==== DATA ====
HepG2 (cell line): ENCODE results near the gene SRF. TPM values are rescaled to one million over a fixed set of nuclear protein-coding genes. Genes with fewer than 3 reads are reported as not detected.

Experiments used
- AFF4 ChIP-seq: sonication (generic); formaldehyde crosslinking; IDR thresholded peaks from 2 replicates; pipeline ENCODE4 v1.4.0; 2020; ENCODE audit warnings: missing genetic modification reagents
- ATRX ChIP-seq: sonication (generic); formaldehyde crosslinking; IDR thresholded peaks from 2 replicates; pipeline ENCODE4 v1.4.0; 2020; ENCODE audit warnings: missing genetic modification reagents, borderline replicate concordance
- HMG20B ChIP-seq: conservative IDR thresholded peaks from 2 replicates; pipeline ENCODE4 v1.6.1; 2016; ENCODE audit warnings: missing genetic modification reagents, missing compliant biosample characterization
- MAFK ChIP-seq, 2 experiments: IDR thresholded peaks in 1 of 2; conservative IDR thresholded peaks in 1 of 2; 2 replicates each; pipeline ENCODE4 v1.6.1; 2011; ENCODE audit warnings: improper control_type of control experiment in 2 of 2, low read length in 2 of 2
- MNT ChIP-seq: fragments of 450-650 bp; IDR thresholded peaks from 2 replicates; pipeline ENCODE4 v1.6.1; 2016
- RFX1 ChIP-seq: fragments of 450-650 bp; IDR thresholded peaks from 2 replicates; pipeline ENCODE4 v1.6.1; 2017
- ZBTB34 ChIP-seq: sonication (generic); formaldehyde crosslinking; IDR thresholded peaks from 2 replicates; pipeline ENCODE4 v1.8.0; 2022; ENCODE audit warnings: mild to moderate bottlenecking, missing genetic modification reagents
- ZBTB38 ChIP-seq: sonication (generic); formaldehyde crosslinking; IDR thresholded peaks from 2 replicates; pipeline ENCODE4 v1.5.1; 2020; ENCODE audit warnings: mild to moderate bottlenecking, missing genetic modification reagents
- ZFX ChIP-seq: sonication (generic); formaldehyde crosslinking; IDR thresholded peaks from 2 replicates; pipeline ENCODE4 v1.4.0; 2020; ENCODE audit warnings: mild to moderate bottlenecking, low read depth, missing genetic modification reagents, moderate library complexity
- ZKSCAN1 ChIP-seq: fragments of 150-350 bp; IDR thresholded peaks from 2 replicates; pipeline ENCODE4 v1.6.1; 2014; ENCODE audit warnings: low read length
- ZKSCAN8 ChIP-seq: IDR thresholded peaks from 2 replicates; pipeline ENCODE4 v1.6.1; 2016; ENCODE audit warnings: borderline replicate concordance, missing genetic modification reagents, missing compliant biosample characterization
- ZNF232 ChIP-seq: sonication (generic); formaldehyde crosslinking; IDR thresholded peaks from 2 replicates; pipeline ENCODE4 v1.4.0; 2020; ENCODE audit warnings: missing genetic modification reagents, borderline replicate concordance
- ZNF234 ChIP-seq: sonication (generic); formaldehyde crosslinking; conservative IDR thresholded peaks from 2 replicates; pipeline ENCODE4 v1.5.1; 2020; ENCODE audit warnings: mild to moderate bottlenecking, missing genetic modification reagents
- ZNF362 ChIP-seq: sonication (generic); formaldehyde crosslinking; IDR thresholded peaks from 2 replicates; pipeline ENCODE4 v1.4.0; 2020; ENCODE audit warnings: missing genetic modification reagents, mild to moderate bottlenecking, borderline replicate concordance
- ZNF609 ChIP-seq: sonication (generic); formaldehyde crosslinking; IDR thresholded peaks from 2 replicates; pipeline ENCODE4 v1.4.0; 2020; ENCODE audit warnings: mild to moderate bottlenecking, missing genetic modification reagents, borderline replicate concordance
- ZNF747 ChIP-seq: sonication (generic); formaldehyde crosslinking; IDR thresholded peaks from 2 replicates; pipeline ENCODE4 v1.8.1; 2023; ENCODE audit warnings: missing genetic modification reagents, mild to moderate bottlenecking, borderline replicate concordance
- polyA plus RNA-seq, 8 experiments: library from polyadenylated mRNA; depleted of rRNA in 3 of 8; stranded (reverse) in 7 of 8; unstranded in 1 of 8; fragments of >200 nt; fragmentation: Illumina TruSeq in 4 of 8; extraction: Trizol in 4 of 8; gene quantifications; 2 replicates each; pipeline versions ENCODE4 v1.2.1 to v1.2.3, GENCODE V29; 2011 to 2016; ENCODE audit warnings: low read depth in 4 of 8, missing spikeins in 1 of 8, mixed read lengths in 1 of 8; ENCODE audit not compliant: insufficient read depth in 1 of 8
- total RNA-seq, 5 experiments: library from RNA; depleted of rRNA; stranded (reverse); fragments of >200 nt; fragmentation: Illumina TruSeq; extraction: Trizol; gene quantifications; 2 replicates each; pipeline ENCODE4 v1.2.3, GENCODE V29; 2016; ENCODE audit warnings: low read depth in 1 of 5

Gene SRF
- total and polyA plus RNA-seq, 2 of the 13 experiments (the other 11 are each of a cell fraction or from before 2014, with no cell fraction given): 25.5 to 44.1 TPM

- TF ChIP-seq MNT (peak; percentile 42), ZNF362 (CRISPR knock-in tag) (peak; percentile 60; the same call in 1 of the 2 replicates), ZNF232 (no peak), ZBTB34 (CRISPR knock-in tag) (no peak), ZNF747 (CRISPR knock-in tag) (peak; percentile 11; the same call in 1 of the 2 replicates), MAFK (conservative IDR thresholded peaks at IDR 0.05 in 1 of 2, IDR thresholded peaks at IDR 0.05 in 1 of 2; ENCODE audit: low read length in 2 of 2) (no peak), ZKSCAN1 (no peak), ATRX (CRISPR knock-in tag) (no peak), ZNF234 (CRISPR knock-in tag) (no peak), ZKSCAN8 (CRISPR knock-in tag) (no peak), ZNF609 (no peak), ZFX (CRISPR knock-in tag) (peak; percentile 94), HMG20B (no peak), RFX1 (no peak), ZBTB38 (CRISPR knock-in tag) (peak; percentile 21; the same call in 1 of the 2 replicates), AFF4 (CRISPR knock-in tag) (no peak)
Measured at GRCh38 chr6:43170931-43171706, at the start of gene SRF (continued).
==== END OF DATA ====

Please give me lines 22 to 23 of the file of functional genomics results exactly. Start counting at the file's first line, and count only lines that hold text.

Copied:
- total and polyA plus RNA-seq, 2 of the 13 experiments (the other 11 are each of a cell fraction or from before 2014, with no cell fraction given): 25.5 to 44.1 TPM

- TF ChIP-seq MNT (peak; percentile 42), ZNF362 (CRISPR knock-in tag) (peak; percentile 60; the same call in 1 of the 2 replicates), ZNF232 (no peak), ZBTB34 (CRISPR knock-in tag) (no peak), ZNF747 (CRISPR knock-in tag) (peak; percentile 11; the same call in 1 of the 2 replicates), MAFK (conservative IDR thresholded peaks at IDR 0.05 in 1 of 2, IDR thresholded peaks at IDR 0.05 in 1 of 2; ENCODE audit: low read length in 2 of 2) (no peak), ZKSCAN1 (no peak), ATRX (CRISPR knock-in tag) (no peak), ZNF234 (CRISPR knock-in tag) (no peak), ZKSCAN8 (CRISPR knock-in tag) (no peak), ZNF609 (no peak), ZFX (CRISPR knock-in tag) (peak; percentile 94), HMG20B (no peak), RFX1 (no peak), ZBTB38 (CRISPR knock-in tag) (peak; percentile 21; the same call in 1 of the 2 replicates), AFF4 (CRISPR knock-in tag) (no peak)